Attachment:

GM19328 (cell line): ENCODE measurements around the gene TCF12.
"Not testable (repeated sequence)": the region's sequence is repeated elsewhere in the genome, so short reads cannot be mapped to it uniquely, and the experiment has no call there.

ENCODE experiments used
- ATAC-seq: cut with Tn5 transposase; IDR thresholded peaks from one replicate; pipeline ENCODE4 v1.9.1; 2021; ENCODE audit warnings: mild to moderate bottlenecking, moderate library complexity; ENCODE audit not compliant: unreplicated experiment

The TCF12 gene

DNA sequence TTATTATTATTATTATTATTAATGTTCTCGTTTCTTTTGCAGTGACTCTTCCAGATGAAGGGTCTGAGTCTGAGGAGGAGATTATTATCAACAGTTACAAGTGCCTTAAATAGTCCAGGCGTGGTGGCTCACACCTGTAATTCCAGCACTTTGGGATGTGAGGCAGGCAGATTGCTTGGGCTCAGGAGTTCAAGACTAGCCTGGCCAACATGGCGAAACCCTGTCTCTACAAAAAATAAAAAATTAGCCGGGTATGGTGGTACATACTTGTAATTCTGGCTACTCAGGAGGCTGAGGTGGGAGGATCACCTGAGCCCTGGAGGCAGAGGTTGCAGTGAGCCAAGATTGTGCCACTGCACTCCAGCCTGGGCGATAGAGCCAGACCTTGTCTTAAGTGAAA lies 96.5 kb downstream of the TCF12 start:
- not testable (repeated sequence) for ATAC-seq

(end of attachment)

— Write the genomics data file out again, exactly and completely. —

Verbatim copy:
GM19328 (cell line): ENCODE measurements around the gene TCF12.
"Not testable (repeated sequence)": the region's sequence is repeated elsewhere in the genome, so short reads cannot be mapped to it uniquely, and the experiment has no call there.

ENCODE experiments used
- ATAC-seq: cut with Tn5 transposase; IDR thresholded peaks from one replicate; pipeline ENCODE4 v1.9.1; 2021; ENCODE audit warnings: mild to moderate bottlenecking, moderate library complexity; ENCODE audit not compliant: unreplicated experiment

The TCF12 gene

DNA sequence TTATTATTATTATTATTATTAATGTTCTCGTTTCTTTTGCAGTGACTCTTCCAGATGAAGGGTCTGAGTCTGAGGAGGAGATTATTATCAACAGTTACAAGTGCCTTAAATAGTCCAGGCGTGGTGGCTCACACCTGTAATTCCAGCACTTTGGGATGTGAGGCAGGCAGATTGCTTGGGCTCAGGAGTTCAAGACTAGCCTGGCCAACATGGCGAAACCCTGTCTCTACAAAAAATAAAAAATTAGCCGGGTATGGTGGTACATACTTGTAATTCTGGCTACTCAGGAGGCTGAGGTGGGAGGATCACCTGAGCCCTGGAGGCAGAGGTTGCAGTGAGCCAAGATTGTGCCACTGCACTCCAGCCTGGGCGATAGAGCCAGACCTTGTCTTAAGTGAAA lies 96.5 kb downstream of the TCF12 start:
- not testable (repeated sequence) for ATAC-seq